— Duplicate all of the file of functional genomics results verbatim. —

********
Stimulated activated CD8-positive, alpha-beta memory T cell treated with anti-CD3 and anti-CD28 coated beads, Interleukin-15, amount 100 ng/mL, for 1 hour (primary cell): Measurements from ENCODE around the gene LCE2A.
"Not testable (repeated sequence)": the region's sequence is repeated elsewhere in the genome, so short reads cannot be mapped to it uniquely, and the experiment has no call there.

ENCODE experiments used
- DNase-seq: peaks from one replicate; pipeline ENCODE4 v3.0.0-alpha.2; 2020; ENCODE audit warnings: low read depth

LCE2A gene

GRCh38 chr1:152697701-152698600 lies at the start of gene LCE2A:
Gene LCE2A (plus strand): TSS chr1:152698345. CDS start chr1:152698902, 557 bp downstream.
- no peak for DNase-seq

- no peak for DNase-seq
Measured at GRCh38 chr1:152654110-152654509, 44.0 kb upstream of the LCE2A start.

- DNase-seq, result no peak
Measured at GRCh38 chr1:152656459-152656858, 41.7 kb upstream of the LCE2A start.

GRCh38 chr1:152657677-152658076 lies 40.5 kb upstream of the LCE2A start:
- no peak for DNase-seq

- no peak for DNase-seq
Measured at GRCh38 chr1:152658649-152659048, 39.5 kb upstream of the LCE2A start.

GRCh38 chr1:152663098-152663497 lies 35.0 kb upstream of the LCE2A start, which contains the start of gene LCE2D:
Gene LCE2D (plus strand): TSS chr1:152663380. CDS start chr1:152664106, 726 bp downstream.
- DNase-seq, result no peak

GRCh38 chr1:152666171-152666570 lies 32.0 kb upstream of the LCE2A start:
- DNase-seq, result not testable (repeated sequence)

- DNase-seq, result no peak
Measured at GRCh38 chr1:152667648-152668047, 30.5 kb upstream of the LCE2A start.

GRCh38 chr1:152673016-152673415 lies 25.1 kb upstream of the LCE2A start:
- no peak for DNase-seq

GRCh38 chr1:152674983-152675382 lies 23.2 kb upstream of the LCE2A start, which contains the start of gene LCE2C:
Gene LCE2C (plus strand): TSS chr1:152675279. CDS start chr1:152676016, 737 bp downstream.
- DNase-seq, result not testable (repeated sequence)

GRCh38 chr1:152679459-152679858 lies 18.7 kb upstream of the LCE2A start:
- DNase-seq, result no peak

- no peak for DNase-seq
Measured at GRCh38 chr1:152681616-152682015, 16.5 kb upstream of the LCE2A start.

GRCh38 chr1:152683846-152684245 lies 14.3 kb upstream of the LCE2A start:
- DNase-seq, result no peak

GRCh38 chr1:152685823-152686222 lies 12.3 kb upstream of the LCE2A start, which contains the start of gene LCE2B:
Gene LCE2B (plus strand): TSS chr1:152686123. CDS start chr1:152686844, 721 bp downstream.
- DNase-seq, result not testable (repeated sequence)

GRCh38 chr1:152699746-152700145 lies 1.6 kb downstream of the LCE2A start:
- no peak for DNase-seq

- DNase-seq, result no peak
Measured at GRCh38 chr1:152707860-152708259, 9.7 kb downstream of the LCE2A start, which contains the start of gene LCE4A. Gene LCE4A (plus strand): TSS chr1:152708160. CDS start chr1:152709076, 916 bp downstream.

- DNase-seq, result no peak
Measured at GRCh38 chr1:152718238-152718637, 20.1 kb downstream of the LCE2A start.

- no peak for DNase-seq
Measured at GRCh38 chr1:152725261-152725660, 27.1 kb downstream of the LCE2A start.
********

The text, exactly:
Stimulated activated CD8-positive, alpha-beta memory T cell treated with anti-CD3 and anti-CD28 coated beads, Interleukin-15, amount 100 ng/mL, for 1 hour (primary cell): Measurements from ENCODE around the gene LCE2A.
"Not testable (repeated sequence)": the region's sequence is repeated elsewhere in the genome, so short reads cannot be mapped to it uniquely, and the experiment has no call there.

ENCODE experiments used
- DNase-seq: peaks from one replicate; pipeline ENCODE4 v3.0.0-alpha.2; 2020; ENCODE audit warnings: low read depth

LCE2A gene

GRCh38 chr1:152697701-152698600 lies at the start of gene LCE2A:
Gene LCE2A (plus strand): TSS chr1:152698345. CDS start chr1:152698902, 557 bp downstream.
- no peak for DNase-seq

- no peak for DNase-seq
Measured at GRCh38 chr1:152654110-152654509, 44.0 kb upstream of the LCE2A start.

- DNase-seq, result no peak
Measured at GRCh38 chr1:152656459-152656858, 41.7 kb upstream of the LCE2A start.

GRCh38 chr1:152657677-152658076 lies 40.5 kb upstream of the LCE2A start:
- no peak for DNase-seq

- no peak for DNase-seq
Measured at GRCh38 chr1:152658649-152659048, 39.5 kb upstream of the LCE2A start.

GRCh38 chr1:152663098-152663497 lies 35.0 kb upstream of the LCE2A start, which contains the start of gene LCE2D:
Gene LCE2D (plus strand): TSS chr1:152663380. CDS start chr1:152664106, 726 bp downstream.
- DNase-seq, result no peak

GRCh38 chr1:152666171-152666570 lies 32.0 kb upstream of the LCE2A start:
- DNase-seq, result not testable (repeated sequence)

- DNase-seq, result no peak
Measured at GRCh38 chr1:152667648-152668047, 30.5 kb upstream of the LCE2A start.

GRCh38 chr1:152673016-152673415 lies 25.1 kb upstream of the LCE2A start:
- no peak for DNase-seq

GRCh38 chr1:152674983-152675382 lies 23.2 kb upstream of the LCE2A start, which contains the start of gene LCE2C:
Gene LCE2C (plus strand): TSS chr1:152675279. CDS start chr1:152676016, 737 bp downstream.
- DNase-seq, result not testable (repeated sequence)

GRCh38 chr1:152679459-152679858 lies 18.7 kb upstream of the LCE2A start:
- DNase-seq, result no peak

- no peak for DNase-seq
Measured at GRCh38 chr1:152681616-152682015, 16.5 kb upstream of the LCE2A start.

GRCh38 chr1:152683846-152684245 lies 14.3 kb upstream of the LCE2A start:
- DNase-seq, result no peak

GRCh38 chr1:152685823-152686222 lies 12.3 kb upstream of the LCE2A start, which contains the start of gene LCE2B:
Gene LCE2B (plus strand): TSS chr1:152686123. CDS start chr1:152686844, 721 bp downstream.
- DNase-seq, result not testable (repeated sequence)

GRCh38 chr1:152699746-152700145 lies 1.6 kb downstream of the LCE2A start:
- no peak for DNase-seq

- DNase-seq, result no peak
Measured at GRCh38 chr1:152707860-152708259, 9.7 kb downstream of the LCE2A start, which contains the start of gene LCE4A. Gene LCE4A (plus strand): TSS chr1:152708160. CDS start chr1:152709076, 916 bp downstream.

- DNase-seq, result no peak
Measured at GRCh38 chr1:152718238-152718637, 20.1 kb downstream of the LCE2A start.

- no peak for DNase-seq
Measured at GRCh38 chr1:152725261-152725660, 27.1 kb downstream of the LCE2A start.